Canada’s Pioneering LNG Export Facility Prepares for Commissioning

Canada’s first LNG export facility set for commissioning activities

The Shell-led LNG Canada project, Canada’s inaugural LNG export facility situated in Kitimat, British Columbia, is on the verge of completing its initial phase, with the commencement of commissioning and start-up activities imminent.

According to Jason Klein, CEO of LNG Canada, the construction endeavors at the facility are nearing conclusion, with commissioning and start-up procedures slated to commence shortly. Klein emphasized this development as a significant milestone, highlighting the project’s status as the largest private investment in Canadian history.

“We anticipate initiating commercial operations by mid-2025. The inaugural LNG carrier departing from our premises through the Douglas Channel will deliver locally sourced LNG to our joint venture partners and their clientele,” stated Klein.

Notably, over 30,000 Canadians have contributed to the project thus far, with nearly 9,000 individuals employed at the Kitimat site in January of this year alone. Klein underscored the substantial economic contributions of the project, with contract values exceeding $4.7 billion, including over $3.8 billion allocated to Indigenous-owned and local businesses in British Columbia.

Canada's Pioneering LNG Export Facility Prepares for Commissioning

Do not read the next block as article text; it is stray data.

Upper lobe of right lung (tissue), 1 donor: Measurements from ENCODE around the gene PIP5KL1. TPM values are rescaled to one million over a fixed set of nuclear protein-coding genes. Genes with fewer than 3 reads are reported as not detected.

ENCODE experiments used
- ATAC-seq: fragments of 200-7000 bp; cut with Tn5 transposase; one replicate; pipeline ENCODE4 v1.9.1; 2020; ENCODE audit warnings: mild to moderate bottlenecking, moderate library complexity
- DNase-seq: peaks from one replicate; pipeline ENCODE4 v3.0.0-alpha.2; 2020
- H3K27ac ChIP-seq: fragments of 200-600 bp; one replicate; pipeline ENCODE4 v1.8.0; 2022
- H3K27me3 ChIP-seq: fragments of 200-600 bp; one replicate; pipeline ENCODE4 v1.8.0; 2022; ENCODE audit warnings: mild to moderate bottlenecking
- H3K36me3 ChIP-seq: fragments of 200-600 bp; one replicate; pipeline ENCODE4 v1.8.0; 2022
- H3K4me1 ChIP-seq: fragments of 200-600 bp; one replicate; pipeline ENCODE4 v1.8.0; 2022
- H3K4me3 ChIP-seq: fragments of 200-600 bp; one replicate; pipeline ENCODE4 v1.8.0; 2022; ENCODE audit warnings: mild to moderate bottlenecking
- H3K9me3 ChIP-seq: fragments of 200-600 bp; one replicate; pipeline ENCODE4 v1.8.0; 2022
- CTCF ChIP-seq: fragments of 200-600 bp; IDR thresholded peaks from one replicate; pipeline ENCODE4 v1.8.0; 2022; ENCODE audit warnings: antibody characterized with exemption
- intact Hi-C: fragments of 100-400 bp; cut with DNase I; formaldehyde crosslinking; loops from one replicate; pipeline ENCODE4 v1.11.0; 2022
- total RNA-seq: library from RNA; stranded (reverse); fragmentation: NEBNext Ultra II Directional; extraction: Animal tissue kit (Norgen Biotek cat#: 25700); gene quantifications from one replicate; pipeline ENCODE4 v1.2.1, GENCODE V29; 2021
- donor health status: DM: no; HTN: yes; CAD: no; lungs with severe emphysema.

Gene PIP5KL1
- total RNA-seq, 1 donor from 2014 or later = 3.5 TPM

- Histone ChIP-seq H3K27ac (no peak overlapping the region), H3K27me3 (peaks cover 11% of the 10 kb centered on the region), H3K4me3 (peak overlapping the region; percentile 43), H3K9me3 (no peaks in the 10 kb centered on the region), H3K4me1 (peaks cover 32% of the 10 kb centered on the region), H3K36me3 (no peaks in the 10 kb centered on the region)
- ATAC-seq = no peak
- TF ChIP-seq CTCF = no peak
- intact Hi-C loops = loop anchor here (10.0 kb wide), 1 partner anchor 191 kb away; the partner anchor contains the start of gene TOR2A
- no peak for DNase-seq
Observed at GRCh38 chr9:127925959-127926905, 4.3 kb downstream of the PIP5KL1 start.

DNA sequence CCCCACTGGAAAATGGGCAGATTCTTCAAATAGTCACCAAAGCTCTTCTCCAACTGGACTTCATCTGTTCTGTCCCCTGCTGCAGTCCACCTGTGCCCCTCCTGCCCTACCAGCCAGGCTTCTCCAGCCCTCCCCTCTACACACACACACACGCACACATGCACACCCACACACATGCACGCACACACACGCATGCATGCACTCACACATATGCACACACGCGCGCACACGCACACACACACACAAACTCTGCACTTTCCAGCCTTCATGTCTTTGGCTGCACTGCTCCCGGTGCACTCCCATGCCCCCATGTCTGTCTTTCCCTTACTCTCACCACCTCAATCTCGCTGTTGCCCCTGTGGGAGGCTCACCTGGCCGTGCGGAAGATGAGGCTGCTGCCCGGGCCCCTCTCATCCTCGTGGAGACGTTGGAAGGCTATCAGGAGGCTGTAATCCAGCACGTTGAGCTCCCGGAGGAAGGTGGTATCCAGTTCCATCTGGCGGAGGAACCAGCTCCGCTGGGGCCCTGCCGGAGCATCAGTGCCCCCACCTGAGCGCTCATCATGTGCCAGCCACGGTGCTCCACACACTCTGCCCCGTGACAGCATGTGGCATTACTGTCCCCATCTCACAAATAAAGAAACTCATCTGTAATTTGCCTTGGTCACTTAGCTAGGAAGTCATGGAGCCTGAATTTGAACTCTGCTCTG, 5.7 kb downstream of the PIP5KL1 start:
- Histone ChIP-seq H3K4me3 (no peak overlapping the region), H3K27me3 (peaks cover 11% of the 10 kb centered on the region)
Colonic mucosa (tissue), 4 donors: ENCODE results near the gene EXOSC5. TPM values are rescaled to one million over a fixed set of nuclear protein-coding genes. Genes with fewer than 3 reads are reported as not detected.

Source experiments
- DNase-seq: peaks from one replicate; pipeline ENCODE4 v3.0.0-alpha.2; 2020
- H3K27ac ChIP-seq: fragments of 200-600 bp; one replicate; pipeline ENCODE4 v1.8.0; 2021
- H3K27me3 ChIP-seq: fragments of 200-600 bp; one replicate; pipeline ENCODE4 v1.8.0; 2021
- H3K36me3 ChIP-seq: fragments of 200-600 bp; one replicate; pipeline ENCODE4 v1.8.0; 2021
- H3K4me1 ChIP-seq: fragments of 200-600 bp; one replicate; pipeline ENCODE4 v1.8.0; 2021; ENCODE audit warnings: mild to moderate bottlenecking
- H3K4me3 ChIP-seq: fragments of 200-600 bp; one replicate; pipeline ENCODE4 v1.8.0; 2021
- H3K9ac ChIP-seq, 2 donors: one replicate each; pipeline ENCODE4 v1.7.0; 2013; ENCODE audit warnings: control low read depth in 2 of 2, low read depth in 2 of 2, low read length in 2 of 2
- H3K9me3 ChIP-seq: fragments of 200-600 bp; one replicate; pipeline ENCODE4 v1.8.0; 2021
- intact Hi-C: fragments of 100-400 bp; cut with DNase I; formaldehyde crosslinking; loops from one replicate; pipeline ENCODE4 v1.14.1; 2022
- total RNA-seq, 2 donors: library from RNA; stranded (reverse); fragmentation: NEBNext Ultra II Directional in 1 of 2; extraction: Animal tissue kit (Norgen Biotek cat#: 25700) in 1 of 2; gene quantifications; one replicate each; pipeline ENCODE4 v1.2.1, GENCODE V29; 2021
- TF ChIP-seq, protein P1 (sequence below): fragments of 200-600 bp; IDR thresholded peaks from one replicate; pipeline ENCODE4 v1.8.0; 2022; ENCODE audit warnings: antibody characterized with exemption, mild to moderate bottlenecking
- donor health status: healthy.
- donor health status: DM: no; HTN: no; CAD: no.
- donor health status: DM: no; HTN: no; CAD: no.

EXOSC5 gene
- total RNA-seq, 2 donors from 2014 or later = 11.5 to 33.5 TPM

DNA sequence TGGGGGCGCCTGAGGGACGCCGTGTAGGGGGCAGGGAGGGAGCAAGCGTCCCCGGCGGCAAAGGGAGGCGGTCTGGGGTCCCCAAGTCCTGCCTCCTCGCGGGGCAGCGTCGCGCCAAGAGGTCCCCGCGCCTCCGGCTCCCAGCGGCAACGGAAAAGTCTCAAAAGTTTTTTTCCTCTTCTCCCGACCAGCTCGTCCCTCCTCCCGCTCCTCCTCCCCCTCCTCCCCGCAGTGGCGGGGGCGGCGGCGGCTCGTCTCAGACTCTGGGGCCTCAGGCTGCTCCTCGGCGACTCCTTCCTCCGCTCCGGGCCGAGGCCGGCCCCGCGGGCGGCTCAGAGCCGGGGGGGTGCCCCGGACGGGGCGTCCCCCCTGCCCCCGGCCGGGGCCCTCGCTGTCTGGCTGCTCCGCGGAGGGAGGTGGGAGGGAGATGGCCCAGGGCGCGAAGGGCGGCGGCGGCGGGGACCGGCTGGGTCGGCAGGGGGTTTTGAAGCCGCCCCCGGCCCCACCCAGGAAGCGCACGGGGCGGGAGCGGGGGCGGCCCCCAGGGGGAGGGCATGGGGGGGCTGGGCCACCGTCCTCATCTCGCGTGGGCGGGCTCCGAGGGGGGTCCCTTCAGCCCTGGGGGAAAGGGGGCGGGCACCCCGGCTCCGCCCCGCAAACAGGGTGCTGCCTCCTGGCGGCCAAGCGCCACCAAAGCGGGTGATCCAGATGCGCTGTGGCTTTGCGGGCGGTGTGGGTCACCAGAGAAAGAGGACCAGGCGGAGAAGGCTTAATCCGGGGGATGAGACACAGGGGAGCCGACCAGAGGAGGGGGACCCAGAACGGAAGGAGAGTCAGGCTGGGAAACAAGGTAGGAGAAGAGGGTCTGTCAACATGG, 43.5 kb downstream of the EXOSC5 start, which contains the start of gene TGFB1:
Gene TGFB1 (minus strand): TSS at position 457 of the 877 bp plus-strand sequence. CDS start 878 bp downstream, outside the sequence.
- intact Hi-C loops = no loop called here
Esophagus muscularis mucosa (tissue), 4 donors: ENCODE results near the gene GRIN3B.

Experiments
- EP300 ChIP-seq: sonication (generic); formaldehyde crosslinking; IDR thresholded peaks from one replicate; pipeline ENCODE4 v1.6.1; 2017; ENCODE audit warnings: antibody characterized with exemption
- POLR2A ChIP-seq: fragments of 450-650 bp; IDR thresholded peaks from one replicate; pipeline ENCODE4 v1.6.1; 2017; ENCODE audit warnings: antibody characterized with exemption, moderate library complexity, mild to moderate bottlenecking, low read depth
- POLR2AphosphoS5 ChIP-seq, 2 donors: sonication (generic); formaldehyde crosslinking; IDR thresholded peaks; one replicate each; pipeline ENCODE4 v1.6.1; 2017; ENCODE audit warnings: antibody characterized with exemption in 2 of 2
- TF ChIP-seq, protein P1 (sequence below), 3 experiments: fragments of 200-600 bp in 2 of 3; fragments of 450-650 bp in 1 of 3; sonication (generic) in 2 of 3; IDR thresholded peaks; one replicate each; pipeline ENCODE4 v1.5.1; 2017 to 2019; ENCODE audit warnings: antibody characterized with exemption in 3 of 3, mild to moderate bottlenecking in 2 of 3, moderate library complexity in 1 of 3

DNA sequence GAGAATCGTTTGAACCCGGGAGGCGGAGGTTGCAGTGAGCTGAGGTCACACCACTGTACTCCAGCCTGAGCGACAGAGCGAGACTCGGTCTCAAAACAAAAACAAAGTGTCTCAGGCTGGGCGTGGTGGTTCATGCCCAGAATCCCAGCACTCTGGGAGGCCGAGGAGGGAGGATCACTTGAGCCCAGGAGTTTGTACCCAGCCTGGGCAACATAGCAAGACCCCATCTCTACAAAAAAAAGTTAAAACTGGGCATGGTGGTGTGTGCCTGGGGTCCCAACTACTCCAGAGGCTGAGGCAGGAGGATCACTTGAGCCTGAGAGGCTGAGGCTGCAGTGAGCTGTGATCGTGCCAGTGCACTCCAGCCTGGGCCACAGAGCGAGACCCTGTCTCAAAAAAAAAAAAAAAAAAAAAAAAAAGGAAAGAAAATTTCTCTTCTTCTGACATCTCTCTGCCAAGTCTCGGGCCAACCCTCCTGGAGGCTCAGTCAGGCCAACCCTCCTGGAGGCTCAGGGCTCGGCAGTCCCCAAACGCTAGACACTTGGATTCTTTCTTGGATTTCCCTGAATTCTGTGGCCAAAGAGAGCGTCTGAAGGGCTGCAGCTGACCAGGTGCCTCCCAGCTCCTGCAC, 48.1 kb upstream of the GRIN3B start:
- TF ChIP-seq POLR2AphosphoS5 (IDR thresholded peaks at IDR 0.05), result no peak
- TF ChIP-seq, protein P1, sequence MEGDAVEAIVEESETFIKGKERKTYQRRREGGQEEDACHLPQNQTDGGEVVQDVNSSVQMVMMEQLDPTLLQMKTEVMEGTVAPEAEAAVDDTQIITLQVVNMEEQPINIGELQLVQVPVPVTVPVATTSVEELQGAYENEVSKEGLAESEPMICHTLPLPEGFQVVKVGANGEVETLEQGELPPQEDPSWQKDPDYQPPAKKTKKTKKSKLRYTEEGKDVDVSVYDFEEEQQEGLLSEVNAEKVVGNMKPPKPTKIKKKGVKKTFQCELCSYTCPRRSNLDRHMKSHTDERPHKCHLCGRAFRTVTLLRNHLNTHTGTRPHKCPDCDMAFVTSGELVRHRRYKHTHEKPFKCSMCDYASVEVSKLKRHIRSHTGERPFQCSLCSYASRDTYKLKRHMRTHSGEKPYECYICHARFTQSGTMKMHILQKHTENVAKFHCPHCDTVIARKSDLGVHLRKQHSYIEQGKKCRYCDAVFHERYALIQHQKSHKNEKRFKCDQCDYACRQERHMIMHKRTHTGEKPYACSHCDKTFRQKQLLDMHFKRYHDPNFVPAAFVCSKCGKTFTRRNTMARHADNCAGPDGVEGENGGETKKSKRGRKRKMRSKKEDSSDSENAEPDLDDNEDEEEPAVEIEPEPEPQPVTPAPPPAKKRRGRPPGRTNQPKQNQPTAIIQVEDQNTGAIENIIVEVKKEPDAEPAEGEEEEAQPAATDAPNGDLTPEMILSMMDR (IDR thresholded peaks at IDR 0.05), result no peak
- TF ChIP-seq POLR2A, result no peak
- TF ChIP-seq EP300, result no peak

Canada’s Pioneering LNG Export Facility Prepares for Commissioning (Credits: Gas World)

Klein highlighted the direct governmental benefits projected to amount to $23 billion over the project’s lifespan, as per estimates provided by the provincial authorities.

Furthermore, the LNG Canada initiative encompasses a $500 million contract with HaiSea Marine, a collaborative venture between the Haisla Nation and Seaspan based in North Vancouver. This partnership will deliver harbor and escort tugboat services to LNG Canada utilizing a fleet of battery-powered and low-emission vessels.

Several tugboats, including three battery-powered vessels—HaiSea Wamis, HaiSea Wee’git, and HaiSea Brave—along with the first LNG-powered tugboat, Haisea Kermode, have already been delivered to HaiSea Marine.

In addition to economic and environmental considerations, Klein stressed the project’s commitment to sustainability, noting its design with the lowest carbon intensity among comparable LNG export facilities globally, featuring emissions 35% lower than the top-performing facilities and 60% lower than the global average.

Looking ahead, Klein expressed the joint venture’s exploration of potential pathways for a Phase 2 expansion of LNG Canada, which could generate additional revenues for the government and foster benefits for communities and businesses in British Columbia. This expansion aligns with CleanBC, the province’s initiative aimed at reducing overall emissions.

LNG Canada represents a collaboration between Shell, Petronas, PetroChina, Mitsubishi Corporation, and Korea Gas Corporation.

Upon completion, the Shell-led LNG Canada project will encompass a natural gas receiving and LNG production unit, a marine terminal capable of accommodating two LNG carriers, a tugboat dock, and LNG loading lines. It will include LNG processing units, storage tanks, a rail yard, a water treatment facility, and flare stacks.

The initial production capacity is set at 14 million tonnes per annum (mtpa) from the first two trains, with provisions for future expansion up to four trains.

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